The agouti resembles a giant guinea pig, being short-tailed and rather round of body, a little bigger than a
rabbit. It is a type of rodent, classified in the its own family, Agoutidae. Their taxonomy is poorly known,
and most are put in the same genus, Dasyprocta. There are four or five recognized species in lowland
Amazonia. (The exact number depends on how the species' ranges are measured.) However, they are highly
variable so this classification is likely to change. Most agouti species are defined by their geographic
location rather than their appearance, which makes life rather difficult for scientists. Like other large
rainforest rodents, the agoutis are long-legged with straight, bristly hair and lacking a tail. Their large
heads bear small ears but bulging jaw muscles.
HABITAT AND DISTRIBUTION
Agoutis occur in lowland rainforest throughout Bolivia and southern Brazil into Central
America. They are limited by high mountains; the Andes to the west and the Argentinian
pampas to the south. The black agouti (D. fuliginosa photo) and the red-rumped agouti (D. agouti)
are the most widespread Amazon species, respectively found in eastern and western portions of the river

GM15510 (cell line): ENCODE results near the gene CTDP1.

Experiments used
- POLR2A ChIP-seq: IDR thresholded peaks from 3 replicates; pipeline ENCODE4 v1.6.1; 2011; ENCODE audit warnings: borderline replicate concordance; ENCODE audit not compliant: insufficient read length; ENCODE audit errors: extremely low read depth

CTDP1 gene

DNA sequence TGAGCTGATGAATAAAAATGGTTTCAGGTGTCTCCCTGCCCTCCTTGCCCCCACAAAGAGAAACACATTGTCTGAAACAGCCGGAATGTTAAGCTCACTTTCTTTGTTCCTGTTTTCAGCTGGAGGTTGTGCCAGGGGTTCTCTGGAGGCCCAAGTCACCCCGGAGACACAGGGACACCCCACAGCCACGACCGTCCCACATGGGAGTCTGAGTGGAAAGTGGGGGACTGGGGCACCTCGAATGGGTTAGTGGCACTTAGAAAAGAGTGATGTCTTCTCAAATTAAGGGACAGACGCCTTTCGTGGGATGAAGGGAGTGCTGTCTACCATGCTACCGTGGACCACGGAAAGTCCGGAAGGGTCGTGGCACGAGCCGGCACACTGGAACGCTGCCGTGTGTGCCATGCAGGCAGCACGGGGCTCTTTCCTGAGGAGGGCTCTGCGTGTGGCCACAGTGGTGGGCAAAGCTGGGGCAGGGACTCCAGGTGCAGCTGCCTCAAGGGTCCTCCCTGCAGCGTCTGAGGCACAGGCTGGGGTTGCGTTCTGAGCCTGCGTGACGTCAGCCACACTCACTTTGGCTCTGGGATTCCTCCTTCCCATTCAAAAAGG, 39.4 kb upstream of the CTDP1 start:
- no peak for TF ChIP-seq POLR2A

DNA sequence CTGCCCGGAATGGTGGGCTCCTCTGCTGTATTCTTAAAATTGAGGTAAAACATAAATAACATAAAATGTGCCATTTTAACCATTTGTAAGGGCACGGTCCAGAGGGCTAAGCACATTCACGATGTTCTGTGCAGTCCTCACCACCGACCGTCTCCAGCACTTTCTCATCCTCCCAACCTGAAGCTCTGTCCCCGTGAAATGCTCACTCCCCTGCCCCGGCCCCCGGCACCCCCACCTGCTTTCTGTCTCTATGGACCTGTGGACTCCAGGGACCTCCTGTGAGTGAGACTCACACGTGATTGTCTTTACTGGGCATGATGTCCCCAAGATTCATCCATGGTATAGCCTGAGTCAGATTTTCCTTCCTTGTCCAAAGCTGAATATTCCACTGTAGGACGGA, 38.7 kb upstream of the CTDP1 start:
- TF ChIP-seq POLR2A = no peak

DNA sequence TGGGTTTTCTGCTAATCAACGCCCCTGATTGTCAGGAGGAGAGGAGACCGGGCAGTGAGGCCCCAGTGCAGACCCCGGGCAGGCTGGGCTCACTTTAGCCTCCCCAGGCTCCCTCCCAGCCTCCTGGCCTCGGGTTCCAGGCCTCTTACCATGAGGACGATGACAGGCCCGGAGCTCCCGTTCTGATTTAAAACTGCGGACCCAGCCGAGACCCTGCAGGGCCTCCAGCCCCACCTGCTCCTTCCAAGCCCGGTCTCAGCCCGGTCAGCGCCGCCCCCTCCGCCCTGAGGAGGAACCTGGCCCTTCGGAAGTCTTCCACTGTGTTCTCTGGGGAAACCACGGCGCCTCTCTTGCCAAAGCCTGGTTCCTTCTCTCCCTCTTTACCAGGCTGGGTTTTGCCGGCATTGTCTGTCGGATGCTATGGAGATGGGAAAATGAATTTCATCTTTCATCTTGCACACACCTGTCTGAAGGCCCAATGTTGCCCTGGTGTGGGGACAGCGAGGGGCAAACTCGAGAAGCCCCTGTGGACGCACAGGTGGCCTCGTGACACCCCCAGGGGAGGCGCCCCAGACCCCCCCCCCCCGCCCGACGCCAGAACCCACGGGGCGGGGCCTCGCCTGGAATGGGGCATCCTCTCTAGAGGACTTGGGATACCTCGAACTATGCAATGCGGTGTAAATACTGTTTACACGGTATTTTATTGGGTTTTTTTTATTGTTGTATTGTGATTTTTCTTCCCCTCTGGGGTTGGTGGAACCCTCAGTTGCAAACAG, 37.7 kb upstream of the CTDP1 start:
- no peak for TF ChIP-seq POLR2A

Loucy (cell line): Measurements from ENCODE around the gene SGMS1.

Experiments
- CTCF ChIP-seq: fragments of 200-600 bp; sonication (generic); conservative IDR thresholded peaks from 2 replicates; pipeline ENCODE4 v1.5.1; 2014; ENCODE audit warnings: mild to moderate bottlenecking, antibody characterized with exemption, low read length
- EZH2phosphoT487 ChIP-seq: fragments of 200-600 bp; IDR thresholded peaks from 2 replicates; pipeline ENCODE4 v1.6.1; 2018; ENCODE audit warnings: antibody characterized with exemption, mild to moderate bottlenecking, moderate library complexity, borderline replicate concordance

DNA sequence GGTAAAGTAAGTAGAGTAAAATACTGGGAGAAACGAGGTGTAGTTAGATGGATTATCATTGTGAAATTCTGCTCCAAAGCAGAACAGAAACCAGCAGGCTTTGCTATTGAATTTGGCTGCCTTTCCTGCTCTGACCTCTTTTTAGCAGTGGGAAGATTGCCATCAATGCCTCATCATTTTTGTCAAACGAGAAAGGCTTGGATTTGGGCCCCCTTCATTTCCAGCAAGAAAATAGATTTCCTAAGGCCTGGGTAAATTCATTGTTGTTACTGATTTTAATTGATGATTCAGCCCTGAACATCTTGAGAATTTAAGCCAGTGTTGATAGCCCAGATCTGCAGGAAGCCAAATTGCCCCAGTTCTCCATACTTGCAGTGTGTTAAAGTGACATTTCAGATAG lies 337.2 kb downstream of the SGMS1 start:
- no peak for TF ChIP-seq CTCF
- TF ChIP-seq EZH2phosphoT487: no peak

Agoutis thrive in a wide range of habitats, from old growth rainforest to disturbed areas and even fields,
gardens and plantations. They prefer areas with dense undergrowth that can afford them cover. Forest edges
such as treefalls, along streams and rivers and swampy areas are best. If threatened the agouti will
run to the nearest stilt palm (photo), finding refuge within its dense root system. (See for an
idea of how this works.) They are easiest to see at dawn or dusk when they are more active and the poor light
makes it harder for them to see.
FEEDING AND DIET
They typically chew their food while sitting on their haunches. They are rather specialist feeders, not
eating much besides include fruits and nuts that have fallen from the tree canopy above. In the manner of squirrels
the agouti buries nuts here and there to dig up later during food shortages. Of course, much of the cache is
forgotten, whereupon the seed sprouts to begin the tree's cycle of life over again.
Like most rodents, agoutis tend to solitary ways. Some species form monogamous
pairs, and will defend a territory occupied by the pair and its young. The newborn live in a den that the mother
does not enter; she calls them out instead.
Where they are not hunted, agoutis are locally quite abundant, and an important part of the forest ecosystem. Around
villages and towns, the agouti is a favorite prey for hunters and so may become scarce near inhabited areas. The
greatest threat to agoutis is destruction of their forest habitat.